Mill: Socialism Could Work for More Advanced People
John Stuart Mill was more favorable to socialism than David Ricardo and his followers, even though Mill in economics was generally a Ricardian. In the preface to the third edition of his Principles of Political Economy (1852), he says that the main obstacle to socialism is that people might not yet be civilized enough to put it into practice. When people reach this higher state he isn’t sure what they will decide.
The chapter on Property has been almost entirely re-written. I was far from intending that the statement which it contained of the objections to the best known Socialist schemes should be understood as a condemnation of Socialism, regarded as an ultimate result of human progress. The only objection to which any great importance will be found to be attached in the present edition is the unprepared state of mankind in general, and of the labouring classes in particular; their extreme unfitness at present for any order of things, which would make any considerable demand on either their intellect or their virtue. It appears to me that the great end of social improvement should be to fit mankind by cultivation for a state of society combining the greatest personal freedom with that just distribution of the fruits of labour which the present laws of property do not profess to aim at. Whether, when this state of mental and moral cultivation shall be attained, individual property in some form (though a form very remote from the present) or community of ownership in the instruments of production and a regulated division of the produce will afford the circumstances most favourable to happiness, and best calculated to bring human nature to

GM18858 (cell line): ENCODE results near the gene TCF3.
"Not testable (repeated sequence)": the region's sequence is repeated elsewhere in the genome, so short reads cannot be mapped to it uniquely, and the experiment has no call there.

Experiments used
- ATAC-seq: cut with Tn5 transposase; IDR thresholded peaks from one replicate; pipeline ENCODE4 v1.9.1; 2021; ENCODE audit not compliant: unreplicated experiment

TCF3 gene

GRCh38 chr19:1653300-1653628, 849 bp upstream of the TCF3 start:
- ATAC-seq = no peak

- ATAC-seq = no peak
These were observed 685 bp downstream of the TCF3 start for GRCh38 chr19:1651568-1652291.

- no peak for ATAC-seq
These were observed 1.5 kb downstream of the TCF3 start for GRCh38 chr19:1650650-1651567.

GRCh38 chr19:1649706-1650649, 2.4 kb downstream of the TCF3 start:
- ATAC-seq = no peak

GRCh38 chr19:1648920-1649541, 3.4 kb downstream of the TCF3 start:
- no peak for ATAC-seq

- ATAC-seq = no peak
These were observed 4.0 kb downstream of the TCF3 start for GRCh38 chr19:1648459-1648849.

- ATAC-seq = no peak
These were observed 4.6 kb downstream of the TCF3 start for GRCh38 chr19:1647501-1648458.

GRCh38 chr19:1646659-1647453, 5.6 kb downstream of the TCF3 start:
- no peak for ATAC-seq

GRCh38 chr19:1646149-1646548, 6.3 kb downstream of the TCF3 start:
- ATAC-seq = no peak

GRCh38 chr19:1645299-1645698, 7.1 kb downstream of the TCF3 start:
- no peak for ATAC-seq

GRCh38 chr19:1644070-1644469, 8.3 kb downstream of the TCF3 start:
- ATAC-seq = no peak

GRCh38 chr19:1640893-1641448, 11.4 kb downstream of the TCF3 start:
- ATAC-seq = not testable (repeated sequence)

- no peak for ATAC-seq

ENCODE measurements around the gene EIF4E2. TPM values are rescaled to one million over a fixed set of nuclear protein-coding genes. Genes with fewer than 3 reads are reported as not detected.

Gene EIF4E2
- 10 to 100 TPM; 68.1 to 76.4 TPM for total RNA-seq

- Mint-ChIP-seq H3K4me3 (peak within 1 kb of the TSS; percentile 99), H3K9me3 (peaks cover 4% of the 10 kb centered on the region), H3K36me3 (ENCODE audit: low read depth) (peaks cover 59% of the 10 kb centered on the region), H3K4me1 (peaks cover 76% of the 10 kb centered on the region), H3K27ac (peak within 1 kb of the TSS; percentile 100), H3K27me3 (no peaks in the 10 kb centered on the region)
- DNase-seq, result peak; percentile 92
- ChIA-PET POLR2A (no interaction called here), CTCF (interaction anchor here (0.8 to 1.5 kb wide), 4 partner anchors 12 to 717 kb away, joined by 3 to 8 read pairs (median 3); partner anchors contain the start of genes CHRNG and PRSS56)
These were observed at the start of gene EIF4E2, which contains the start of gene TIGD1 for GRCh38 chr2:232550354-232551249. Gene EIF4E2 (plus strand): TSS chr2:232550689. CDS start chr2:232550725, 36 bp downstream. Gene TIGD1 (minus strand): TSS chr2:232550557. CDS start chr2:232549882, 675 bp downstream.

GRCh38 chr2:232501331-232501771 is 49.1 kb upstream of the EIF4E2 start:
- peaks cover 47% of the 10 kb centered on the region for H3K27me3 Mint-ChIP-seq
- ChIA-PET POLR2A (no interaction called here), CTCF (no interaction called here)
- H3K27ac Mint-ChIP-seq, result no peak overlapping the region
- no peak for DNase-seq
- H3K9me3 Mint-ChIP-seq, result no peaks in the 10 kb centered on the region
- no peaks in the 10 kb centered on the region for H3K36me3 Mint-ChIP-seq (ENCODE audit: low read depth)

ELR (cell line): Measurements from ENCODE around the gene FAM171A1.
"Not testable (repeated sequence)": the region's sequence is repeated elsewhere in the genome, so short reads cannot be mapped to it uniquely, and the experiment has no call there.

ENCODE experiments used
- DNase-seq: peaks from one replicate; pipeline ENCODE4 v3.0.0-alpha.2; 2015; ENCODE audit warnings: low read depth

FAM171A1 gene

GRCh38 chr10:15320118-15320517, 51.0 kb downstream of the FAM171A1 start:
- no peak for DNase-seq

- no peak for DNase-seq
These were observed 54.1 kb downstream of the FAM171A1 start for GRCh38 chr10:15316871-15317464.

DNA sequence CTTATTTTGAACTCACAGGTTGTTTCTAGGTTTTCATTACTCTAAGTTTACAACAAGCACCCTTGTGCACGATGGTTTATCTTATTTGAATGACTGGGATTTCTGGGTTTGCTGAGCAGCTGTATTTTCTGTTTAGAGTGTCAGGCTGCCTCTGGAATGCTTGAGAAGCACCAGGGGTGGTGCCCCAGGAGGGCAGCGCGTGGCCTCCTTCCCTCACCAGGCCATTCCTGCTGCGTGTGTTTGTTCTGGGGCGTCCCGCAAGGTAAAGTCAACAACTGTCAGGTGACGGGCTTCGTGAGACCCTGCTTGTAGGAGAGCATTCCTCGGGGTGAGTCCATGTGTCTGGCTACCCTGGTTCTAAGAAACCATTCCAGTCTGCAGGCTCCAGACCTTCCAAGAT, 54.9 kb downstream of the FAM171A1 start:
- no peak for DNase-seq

Article from Mises Wire